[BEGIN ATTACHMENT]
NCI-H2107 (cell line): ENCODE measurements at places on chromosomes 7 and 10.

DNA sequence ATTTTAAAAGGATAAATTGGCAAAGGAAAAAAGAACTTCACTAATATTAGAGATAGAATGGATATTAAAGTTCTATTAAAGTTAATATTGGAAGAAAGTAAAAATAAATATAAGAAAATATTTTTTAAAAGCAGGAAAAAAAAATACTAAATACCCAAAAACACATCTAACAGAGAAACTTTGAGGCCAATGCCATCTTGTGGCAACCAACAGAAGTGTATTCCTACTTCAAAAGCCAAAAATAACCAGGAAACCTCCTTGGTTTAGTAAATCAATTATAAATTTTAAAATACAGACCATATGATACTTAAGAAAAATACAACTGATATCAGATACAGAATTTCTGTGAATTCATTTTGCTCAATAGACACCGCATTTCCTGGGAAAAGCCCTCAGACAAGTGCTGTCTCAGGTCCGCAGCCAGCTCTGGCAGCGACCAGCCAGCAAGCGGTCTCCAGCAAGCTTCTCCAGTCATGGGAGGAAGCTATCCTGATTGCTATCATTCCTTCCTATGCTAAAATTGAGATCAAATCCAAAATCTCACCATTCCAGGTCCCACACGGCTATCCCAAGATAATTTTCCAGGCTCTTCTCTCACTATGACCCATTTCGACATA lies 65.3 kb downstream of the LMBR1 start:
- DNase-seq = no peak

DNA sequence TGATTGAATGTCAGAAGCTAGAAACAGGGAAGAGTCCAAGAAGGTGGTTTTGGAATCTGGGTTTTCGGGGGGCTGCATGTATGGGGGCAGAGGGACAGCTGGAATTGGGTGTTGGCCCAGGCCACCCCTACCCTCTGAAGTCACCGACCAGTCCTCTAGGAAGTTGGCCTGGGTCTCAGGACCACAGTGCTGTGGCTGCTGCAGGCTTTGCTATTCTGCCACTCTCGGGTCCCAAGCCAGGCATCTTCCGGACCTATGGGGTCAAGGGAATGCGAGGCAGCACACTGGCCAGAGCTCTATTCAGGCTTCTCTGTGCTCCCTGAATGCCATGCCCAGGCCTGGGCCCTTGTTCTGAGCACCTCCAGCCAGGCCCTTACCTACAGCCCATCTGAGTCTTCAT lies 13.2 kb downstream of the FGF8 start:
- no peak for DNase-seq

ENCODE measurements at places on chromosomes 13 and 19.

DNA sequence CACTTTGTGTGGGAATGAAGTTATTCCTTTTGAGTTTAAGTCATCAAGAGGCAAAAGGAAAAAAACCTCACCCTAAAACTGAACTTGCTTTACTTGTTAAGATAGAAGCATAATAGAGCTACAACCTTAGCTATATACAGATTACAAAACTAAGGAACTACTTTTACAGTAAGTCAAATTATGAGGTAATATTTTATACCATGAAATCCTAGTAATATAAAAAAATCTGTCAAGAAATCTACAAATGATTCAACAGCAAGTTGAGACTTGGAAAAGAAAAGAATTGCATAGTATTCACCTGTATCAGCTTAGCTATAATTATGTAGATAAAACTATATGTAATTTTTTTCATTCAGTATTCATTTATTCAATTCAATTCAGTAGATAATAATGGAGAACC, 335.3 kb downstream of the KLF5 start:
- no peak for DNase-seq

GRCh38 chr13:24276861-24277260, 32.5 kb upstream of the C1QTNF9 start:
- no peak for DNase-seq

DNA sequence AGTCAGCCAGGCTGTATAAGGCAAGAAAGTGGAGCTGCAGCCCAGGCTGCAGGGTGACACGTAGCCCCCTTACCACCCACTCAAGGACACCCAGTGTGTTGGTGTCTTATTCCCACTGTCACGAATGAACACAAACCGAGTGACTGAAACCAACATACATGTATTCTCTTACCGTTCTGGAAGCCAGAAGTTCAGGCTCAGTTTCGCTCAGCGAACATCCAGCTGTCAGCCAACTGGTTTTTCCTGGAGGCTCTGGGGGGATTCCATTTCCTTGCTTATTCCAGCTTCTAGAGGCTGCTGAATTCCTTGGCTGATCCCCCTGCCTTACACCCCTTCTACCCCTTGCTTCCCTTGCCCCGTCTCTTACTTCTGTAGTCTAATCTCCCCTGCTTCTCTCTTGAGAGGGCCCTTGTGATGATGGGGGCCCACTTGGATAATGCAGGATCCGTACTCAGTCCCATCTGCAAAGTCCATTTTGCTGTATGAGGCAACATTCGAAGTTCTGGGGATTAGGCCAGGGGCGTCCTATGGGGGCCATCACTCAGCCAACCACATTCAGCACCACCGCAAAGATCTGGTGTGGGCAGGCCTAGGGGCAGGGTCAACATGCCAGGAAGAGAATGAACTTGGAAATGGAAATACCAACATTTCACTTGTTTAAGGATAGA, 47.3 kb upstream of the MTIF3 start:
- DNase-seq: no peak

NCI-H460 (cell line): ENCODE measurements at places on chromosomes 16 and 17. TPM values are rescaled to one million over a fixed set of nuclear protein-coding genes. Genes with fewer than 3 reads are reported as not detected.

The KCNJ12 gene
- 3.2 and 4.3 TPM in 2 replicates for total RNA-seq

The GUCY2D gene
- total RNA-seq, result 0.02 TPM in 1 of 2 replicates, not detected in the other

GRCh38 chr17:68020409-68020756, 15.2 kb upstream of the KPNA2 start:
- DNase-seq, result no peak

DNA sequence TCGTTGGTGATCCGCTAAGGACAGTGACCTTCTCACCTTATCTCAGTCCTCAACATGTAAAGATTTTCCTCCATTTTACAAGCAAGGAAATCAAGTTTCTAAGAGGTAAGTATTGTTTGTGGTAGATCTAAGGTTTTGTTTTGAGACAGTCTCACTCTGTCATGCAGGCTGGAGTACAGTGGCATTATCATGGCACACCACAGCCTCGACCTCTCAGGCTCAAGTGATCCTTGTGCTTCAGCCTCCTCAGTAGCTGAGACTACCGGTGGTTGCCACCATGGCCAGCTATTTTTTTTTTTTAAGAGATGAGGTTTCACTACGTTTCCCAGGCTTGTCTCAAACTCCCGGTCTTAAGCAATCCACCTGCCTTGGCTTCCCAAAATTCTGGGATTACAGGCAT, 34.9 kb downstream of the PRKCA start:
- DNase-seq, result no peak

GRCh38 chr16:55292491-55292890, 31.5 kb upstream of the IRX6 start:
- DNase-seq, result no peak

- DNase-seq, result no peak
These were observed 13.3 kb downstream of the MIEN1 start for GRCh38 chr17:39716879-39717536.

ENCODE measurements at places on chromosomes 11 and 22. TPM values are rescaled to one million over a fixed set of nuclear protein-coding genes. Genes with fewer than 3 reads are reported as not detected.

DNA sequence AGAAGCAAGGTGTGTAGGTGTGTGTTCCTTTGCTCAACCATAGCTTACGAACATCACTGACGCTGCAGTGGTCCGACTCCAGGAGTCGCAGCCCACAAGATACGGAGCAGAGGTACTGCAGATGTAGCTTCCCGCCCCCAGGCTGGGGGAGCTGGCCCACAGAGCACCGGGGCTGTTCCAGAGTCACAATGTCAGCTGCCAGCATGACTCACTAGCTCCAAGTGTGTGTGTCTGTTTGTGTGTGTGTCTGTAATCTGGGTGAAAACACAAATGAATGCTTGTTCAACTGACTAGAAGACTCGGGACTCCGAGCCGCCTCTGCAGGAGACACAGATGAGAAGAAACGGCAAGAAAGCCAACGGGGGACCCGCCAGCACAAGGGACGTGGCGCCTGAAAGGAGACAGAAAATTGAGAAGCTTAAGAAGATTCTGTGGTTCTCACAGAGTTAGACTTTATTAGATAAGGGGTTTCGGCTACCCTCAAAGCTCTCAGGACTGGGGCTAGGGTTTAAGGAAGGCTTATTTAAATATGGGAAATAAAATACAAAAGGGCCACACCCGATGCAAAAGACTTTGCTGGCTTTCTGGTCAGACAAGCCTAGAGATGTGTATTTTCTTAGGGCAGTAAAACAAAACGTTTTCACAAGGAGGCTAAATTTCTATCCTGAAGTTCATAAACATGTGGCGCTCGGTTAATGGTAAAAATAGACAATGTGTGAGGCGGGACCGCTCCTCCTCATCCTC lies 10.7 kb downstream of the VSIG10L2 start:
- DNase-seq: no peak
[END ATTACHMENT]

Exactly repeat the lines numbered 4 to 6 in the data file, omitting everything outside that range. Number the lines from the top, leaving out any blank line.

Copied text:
DNA sequence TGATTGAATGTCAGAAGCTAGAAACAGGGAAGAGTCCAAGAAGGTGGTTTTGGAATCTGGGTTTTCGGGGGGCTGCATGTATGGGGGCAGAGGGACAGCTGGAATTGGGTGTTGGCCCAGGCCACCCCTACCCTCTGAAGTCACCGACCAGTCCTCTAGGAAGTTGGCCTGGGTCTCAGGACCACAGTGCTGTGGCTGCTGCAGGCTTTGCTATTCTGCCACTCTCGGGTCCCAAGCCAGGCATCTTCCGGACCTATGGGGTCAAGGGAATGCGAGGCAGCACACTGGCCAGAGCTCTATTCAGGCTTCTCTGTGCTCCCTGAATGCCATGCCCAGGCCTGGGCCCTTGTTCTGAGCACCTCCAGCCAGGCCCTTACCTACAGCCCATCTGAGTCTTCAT lies 13.2 kb downstream of the FGF8 start:
- no peak for DNase-seq

ENCODE measurements at places on chromosomes 13 and 19.